Hong Kong-based Quam Asset Management launched the Quam SilkRoad Mongolia Fund on April 4. The portfolio manager is Quam’s chief executive Richard Harris who is currently in Switzerland fundraising for the new fund. He says it has launched with $20 million.
The fund will invest in securities exposed to Mongolia, a country in a state of rapid economic growth galvanised by prospects for exploiting mineral resources that are on the threshold of realisation. The Mongolian frontier mentality has resulted in international mining companies pumping cash into the country.
For example, the $2.6 billion being invested in Oyu Tolgoi mine is expected to result in it ranking among the world’s most profitable copper mines.
These kinds of investments also trickle down to local people – the Oyu Tolgoi mine will employ 18,000. Further, big-ticket purchases, such as the Caterpillar vehicles, get bought through the local Mongolian franchise holder. So there will be money made privately, by whoever is lucky enough to hold those franchises, but there’s also going to be money in the broader economy.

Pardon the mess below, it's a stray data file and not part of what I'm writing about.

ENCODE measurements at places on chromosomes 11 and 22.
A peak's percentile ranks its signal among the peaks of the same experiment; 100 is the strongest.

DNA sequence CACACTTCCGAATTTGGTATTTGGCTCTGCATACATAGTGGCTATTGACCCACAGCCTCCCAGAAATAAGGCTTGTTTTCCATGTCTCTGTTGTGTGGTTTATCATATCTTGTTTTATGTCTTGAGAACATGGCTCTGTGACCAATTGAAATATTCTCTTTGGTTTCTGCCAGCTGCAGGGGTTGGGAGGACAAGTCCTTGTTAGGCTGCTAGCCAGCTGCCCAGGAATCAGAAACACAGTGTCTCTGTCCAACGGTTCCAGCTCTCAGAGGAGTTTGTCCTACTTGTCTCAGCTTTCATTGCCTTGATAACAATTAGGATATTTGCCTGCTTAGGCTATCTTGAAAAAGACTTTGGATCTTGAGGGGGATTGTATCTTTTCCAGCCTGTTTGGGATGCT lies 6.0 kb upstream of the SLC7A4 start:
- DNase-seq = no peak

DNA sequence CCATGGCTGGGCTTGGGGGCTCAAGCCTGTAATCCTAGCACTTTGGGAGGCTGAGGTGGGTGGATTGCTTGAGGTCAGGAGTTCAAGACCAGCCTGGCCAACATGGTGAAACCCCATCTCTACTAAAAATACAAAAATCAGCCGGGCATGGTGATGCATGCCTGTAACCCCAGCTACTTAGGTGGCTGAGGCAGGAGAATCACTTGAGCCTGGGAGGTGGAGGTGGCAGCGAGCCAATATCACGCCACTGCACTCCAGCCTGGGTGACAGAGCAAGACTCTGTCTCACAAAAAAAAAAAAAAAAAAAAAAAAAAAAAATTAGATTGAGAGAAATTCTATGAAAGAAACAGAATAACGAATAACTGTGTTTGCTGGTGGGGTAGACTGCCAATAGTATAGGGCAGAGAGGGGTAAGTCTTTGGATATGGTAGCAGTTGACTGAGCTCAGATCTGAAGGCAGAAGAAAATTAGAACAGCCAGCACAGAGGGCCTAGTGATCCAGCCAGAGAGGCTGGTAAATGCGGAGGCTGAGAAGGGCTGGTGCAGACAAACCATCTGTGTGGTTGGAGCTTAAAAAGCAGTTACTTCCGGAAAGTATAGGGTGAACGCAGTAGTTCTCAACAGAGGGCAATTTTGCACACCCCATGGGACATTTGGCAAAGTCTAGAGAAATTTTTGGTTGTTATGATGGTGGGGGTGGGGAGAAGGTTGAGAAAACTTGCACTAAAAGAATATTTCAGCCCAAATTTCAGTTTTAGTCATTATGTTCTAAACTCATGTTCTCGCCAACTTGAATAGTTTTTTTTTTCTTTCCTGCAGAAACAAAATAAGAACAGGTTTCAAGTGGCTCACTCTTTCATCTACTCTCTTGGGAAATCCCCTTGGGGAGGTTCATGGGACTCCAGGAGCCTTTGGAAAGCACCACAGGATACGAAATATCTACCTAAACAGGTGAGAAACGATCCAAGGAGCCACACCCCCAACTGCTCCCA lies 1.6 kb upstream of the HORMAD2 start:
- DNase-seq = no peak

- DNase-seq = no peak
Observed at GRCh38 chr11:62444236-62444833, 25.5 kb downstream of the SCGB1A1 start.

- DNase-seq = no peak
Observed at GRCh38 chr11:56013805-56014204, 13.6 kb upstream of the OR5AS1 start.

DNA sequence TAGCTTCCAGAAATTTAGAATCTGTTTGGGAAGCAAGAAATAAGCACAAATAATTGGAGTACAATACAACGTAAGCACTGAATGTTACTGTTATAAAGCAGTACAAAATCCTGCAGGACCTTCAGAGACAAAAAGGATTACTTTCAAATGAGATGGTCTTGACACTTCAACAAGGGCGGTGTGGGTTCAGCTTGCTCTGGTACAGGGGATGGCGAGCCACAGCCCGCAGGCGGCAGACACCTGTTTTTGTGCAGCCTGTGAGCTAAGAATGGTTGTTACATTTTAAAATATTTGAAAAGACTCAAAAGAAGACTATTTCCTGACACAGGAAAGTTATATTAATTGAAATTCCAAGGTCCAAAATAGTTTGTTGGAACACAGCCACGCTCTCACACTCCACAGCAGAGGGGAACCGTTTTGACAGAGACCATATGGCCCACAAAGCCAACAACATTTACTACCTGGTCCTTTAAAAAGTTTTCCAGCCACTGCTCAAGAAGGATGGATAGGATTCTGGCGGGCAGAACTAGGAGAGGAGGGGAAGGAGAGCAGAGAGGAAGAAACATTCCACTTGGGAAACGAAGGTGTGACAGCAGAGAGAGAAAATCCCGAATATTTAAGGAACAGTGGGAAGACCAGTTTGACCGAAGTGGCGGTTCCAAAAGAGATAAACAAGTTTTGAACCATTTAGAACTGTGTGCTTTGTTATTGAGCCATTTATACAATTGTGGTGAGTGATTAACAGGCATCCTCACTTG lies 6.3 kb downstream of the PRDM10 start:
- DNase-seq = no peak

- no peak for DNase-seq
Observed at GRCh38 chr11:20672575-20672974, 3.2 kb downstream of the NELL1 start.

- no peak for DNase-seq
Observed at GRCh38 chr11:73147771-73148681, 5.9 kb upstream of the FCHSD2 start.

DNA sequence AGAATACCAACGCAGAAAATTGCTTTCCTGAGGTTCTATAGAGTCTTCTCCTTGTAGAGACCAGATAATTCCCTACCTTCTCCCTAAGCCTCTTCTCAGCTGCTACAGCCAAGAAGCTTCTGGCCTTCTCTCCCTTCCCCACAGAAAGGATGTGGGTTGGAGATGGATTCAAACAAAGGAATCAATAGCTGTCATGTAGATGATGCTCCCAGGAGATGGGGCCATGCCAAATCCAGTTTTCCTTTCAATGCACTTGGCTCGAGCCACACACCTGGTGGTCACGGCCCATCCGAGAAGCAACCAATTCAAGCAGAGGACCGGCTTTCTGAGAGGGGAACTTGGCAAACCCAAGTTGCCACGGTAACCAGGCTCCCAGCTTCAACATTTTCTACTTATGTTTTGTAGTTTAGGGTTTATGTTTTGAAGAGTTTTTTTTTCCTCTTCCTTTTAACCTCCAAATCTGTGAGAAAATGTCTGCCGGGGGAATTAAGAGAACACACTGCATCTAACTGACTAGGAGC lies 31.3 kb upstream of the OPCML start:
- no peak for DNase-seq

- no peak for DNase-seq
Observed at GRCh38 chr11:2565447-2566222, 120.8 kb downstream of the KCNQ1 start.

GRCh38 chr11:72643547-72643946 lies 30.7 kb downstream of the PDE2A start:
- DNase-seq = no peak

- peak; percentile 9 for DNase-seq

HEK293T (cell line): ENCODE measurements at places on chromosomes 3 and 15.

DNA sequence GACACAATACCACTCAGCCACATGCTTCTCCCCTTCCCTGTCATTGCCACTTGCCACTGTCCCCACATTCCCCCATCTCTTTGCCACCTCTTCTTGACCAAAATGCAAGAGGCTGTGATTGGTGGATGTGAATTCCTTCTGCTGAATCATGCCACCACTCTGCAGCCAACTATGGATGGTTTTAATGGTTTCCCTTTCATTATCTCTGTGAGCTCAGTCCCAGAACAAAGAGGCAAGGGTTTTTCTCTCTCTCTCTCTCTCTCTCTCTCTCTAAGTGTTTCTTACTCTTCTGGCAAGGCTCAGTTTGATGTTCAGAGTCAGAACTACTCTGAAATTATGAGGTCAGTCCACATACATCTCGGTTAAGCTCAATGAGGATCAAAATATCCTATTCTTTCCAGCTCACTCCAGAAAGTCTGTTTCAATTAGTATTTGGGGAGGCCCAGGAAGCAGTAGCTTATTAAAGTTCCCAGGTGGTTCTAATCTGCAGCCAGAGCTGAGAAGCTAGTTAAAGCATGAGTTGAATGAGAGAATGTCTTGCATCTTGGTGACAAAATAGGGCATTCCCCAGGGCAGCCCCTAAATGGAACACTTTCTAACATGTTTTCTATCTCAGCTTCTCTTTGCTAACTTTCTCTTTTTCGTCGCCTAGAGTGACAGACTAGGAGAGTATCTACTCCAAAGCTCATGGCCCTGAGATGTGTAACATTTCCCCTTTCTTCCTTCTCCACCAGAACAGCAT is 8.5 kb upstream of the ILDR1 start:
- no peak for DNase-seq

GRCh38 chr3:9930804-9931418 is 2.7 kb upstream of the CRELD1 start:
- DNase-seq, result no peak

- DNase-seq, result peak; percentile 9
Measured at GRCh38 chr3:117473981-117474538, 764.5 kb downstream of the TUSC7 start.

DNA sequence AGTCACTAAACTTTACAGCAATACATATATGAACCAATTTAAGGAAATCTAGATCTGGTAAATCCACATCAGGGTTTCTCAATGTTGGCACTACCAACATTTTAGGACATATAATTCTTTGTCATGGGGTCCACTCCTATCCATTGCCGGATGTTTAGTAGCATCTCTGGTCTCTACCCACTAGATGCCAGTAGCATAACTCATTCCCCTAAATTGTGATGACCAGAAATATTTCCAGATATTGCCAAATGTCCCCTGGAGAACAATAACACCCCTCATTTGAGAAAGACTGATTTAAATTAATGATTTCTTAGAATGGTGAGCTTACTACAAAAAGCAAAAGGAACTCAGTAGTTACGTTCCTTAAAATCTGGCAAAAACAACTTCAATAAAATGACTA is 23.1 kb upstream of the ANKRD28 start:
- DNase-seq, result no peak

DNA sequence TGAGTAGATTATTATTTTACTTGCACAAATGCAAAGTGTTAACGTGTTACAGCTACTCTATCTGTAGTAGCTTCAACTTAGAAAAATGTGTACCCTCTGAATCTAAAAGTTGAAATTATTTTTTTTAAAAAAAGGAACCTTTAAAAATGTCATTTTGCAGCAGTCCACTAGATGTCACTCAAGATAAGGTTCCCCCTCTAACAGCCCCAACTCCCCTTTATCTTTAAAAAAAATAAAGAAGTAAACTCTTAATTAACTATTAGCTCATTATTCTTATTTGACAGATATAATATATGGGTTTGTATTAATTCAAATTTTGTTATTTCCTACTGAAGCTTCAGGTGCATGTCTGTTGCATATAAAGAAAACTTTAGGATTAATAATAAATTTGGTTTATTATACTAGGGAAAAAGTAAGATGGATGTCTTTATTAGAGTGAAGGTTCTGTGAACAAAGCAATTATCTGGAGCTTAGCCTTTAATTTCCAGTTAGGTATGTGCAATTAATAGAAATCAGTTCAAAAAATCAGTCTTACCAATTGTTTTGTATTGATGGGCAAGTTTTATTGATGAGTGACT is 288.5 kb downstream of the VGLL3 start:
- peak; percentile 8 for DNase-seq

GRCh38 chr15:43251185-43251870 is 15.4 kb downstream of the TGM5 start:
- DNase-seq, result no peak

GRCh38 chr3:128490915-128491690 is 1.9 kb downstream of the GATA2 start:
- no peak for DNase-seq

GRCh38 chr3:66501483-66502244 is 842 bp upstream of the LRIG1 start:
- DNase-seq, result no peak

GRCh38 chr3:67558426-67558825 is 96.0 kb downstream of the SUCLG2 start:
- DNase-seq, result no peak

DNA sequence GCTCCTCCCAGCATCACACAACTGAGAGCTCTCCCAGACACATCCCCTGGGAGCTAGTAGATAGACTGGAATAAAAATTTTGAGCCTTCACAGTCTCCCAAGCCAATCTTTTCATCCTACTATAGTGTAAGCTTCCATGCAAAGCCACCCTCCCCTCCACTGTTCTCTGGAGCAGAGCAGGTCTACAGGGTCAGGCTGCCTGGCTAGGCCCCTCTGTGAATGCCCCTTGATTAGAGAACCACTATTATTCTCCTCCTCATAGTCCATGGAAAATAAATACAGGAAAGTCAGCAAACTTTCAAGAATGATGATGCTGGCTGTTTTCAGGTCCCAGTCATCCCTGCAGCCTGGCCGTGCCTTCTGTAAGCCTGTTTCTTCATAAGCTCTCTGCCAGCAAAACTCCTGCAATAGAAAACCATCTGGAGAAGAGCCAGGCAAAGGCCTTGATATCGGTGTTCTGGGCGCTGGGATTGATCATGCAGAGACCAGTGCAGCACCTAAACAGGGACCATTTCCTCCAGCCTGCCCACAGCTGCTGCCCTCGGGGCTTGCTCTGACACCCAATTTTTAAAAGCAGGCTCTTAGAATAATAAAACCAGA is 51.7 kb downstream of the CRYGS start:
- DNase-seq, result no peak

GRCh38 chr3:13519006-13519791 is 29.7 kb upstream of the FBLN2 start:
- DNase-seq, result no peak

Those cashflows have propelled the domestic equity markets skyward in the last two years. It is already up 40% this year, although the Ulan Bataar markets are tiny by international standards.
So the fund will also look for Mongolian companies listed overseas, where current valuations are less stratospheric. The fund will have a liquid portfolio of between 10 to 20 stocks and there will be no recourse to external leverage.
According to the International Monetary Fund, Mongolia’s economy grew by 9.5% in 2010 and is projected to grow 8.3% this year. With the local currency strengthening more than most last year against the dollar, that meant US dollar equivalent annual growth of 30%. Approximately 85% of Mongolia’s resources are consumed by its voracious southern neighbour, China.
The management fee for the fund is 2% and the performance fee is 20%. Redemption is monthly on 30 days’ notice, but there is a fee for redemption prior to two years.
The fund’s custodian is Citibank, the Hong Kong lawyers are Deacons and the auditor is Ernst & Young.